Product development managers are struggling to bring projects on time and budget. They never have enough resources, predictable schedules and deliverables. So they push their teams, to write detailed plans, and to reduce scheduled variations and waste. But that approach, actually hurt product development process efforts. Even though many companies treat product development process as if it was similar to manufacturing, but they are profoundly different. In manufacturing physical objects, jobs are repetitive, activities are predictable, and the items being created should be in only one place at a time. But in contrast, product development process many jobs are unique, project requirements repeatedly change. Due to the unawareness of these critical differences there are several mistaken belief that erode the planning, execution, and evaluation of product development process. By studying and advising various companies on product-development process, it is encountered that these misconceptions exists in a wide range of industries, including automobiles, medical devices, semiconductors, software, consumer electronics, and financial services. Here we expose the issues they create.
Full utilization of resources will improve performance:
We have seen that more number of deploy companies strive to fully d their product development resources. Through market research conducted at the California Institute of Technology, it has found that the average product development manager has capacity utilization above 98%. The logic behind is the projects which takes longer when people are not working 100% of the time, a busy product development process organization will be faster and efficient than one that is not as good at utilizing its people. But in practice it is not true; they are doing just for sake no matter how skilled those managers are. High utilization has serious negative effects.
Processing work in large batches improves the economics of the product development process:
The second myth in product development process is batch size. The more you reduce the batch size the more you reduce the time and money. For example, if your product has 200 spare parts where 200 where started to design before even testing any of them, but instead if you start design 20 parts you began testing, the batch size will be 90% smaller. That would have an effect on queue timing, because the average queue in a process is directly proportional to batch size. The decrease in batch sizes is a critical principle of lean manufacturing. Small batches let manufacturers to cut work in process and accelerate feedback, improves cycle times, quality, and efficiency.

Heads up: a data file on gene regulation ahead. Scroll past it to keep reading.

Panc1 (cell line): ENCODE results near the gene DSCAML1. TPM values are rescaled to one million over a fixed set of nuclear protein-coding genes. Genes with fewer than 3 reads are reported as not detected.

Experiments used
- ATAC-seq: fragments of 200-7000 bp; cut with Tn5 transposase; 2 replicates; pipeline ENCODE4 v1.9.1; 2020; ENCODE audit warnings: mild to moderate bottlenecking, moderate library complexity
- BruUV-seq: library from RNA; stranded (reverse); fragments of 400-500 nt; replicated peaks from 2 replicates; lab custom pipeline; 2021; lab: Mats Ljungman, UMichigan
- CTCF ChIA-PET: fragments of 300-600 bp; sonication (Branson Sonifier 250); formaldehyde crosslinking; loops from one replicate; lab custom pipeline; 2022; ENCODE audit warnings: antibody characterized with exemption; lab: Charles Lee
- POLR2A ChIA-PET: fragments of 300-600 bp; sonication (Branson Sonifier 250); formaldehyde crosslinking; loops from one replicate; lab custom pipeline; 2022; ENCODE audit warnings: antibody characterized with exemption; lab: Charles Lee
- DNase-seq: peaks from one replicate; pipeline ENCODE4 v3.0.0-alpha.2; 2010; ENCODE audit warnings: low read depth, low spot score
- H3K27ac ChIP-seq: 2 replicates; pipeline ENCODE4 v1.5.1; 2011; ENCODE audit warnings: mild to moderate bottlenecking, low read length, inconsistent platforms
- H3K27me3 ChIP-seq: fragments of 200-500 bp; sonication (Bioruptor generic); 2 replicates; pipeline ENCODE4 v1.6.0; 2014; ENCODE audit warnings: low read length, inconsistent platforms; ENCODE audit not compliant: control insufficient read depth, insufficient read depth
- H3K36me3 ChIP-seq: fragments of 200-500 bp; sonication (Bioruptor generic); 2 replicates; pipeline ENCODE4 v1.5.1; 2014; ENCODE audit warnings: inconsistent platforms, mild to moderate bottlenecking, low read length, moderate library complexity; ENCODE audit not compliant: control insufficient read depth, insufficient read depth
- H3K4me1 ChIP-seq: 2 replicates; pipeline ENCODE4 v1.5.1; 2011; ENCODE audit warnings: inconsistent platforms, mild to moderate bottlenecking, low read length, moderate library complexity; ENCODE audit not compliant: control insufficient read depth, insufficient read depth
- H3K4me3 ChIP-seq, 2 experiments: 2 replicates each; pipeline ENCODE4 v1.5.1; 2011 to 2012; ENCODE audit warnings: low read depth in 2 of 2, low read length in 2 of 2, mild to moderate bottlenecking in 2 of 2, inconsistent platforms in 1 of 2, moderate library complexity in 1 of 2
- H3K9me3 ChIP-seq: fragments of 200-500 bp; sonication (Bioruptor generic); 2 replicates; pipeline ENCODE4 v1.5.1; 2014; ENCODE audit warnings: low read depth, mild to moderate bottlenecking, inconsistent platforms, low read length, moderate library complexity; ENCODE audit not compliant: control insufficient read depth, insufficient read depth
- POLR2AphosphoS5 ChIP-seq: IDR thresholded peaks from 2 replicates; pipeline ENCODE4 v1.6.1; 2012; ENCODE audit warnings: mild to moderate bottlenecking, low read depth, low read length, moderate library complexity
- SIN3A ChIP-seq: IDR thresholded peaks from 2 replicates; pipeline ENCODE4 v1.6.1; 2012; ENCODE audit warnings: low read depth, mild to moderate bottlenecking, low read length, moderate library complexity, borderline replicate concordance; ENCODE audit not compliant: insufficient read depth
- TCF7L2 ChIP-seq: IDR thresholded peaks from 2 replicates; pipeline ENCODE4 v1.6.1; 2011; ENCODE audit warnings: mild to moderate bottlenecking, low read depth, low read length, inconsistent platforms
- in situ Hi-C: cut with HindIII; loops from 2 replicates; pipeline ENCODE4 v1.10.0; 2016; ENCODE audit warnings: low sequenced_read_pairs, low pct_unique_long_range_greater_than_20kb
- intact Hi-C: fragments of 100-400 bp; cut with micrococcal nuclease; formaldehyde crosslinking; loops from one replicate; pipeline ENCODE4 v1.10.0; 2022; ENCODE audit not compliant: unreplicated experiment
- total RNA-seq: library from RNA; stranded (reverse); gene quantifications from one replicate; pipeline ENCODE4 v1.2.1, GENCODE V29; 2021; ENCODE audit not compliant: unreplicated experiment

Your development plan is great; we just need to stick to it:
None of the product development process whose requirements remained same throughout the design process. Yet many firms have huge faith in their plans. So they will be very careful in executing each and every step. Such thinking is good for highly established manufacturing processes. But it lead to poor results in new product innovation, where new insights are generated continuously and conditions are constantly changing.
The sooner the project is started, the sooner it will be finished:
As discussed earlier, idle time is hateful to managers. They tend to avoid any downtime by starting a new project. Even if the job cannot be completed because people have to go to another project, managers accomplish that new projects work should not have to be done later. Such thinking directs companies to start many projects than they can forcibly pursue, diluting resources which is dangerous, because product development process is highly perishable.
The more features we put into a product, the more customers will like it:
Product development process team seems to believe that adding features creates value for customers. It is not that the features that matters, it is that how you satisfy or fulfil the customer needs smartly. For that understanding customer is needed, without knowing your customers’ needs exactly it is waste to design a product having outstanding features in products. Companies find it difficult to implement this principle because it requires extra efforts in two areas of product development process defining the problem and determining what to hide or omit. Defining a problem refers that what the customer exactly needed, getting their insights and developing the product is more important than pushing your product to adapt. During product development process there will be enormous idea comes into picture to include as a feature or function on the product due to the inclusion of various cross functional team in the process. But choosing the best one that fits or address the customer needs perfectly is a great challenge. It can be solved by doing market research and test market.
It will be more successful if we get it right the first time:
Many product development process projects fail due to various reasons like budget constraints, scheduling, and technical performance. But undoubtedly, rigid processes, poor planning, and weak leadership all play a major role. But another root cause that often occurs is manager’s demand that their teams should get it right at the first time. It is that they require success on the first time itself so they will choose to implement less risky solutions on product, even if customers also don’t consider them as an improvement over what’s already available. To avoid such mistakes teams must follow a linear step by step process in which each stage of it process and is to be carefully monitored. Work on the next step should not begin until the project passes through the current step. Unfortunately, such a linear process will cost you high and takes much time but it avoids bad ideas and less risk in implementation.